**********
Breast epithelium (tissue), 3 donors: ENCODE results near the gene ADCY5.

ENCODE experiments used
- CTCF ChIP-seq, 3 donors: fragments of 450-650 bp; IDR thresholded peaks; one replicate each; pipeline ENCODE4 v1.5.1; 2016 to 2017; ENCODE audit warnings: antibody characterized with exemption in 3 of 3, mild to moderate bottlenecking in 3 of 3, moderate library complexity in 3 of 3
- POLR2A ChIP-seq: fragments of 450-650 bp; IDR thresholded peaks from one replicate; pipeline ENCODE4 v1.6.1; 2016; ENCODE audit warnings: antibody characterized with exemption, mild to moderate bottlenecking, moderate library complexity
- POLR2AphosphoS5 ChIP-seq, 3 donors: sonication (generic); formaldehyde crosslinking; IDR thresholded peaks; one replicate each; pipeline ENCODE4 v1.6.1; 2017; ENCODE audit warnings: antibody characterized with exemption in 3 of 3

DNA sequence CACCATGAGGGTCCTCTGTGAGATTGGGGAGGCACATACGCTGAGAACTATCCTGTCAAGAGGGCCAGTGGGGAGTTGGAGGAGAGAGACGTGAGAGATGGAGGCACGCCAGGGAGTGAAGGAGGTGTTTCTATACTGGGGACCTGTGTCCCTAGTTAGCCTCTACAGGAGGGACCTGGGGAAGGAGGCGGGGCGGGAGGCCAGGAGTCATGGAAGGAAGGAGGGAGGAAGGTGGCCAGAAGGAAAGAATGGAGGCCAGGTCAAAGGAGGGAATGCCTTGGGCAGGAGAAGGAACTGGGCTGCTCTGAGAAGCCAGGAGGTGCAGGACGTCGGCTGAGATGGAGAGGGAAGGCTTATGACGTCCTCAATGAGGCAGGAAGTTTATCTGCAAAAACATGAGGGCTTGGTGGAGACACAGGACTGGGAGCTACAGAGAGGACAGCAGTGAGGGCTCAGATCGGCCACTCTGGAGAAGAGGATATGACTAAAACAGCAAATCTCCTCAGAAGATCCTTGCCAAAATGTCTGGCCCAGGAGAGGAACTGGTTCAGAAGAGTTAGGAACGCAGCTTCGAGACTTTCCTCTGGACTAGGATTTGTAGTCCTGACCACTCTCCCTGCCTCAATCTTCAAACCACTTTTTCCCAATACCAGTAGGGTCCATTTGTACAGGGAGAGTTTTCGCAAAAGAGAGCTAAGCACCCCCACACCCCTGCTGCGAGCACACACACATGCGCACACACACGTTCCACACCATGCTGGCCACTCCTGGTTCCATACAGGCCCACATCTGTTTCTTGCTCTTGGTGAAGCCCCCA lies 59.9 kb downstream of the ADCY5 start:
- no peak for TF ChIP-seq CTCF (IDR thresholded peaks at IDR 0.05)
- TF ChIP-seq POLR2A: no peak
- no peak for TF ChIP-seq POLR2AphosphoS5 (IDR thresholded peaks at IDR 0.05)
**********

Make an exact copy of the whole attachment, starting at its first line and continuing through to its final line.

Breast epithelium (tissue), 3 donors: ENCODE results near the gene ADCY5.

ENCODE experiments used
- CTCF ChIP-seq, 3 donors: fragments of 450-650 bp; IDR thresholded peaks; one replicate each; pipeline ENCODE4 v1.5.1; 2016 to 2017; ENCODE audit warnings: antibody characterized with exemption in 3 of 3, mild to moderate bottlenecking in 3 of 3, moderate library complexity in 3 of 3
- POLR2A ChIP-seq: fragments of 450-650 bp; IDR thresholded peaks from one replicate; pipeline ENCODE4 v1.6.1; 2016; ENCODE audit warnings: antibody characterized with exemption, mild to moderate bottlenecking, moderate library complexity
- POLR2AphosphoS5 ChIP-seq, 3 donors: sonication (generic); formaldehyde crosslinking; IDR thresholded peaks; one replicate each; pipeline ENCODE4 v1.6.1; 2017; ENCODE audit warnings: antibody characterized with exemption in 3 of 3

DNA sequence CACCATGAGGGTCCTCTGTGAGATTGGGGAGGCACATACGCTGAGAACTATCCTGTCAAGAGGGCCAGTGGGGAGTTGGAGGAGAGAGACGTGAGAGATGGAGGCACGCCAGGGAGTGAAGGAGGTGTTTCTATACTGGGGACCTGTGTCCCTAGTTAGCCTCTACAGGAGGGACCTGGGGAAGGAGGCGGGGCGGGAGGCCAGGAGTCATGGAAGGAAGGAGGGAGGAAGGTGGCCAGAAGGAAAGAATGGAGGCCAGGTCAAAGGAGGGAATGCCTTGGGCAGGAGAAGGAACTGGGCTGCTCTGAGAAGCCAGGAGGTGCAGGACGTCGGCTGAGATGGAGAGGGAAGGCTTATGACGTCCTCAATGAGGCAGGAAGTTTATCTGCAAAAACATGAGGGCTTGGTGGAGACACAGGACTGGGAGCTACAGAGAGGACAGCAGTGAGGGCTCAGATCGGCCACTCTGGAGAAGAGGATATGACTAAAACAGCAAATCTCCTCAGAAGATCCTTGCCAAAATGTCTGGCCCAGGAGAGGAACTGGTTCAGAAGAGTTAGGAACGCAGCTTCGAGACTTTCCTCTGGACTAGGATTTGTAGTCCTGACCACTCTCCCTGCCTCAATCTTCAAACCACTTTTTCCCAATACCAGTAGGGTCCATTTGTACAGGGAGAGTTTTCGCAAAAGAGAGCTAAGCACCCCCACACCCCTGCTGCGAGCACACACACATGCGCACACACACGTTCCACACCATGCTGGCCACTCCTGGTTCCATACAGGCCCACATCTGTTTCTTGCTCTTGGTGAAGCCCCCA lies 59.9 kb downstream of the ADCY5 start:
- no peak for TF ChIP-seq CTCF (IDR thresholded peaks at IDR 0.05)
- TF ChIP-seq POLR2A: no peak
- no peak for TF ChIP-seq POLR2AphosphoS5 (IDR thresholded peaks at IDR 0.05)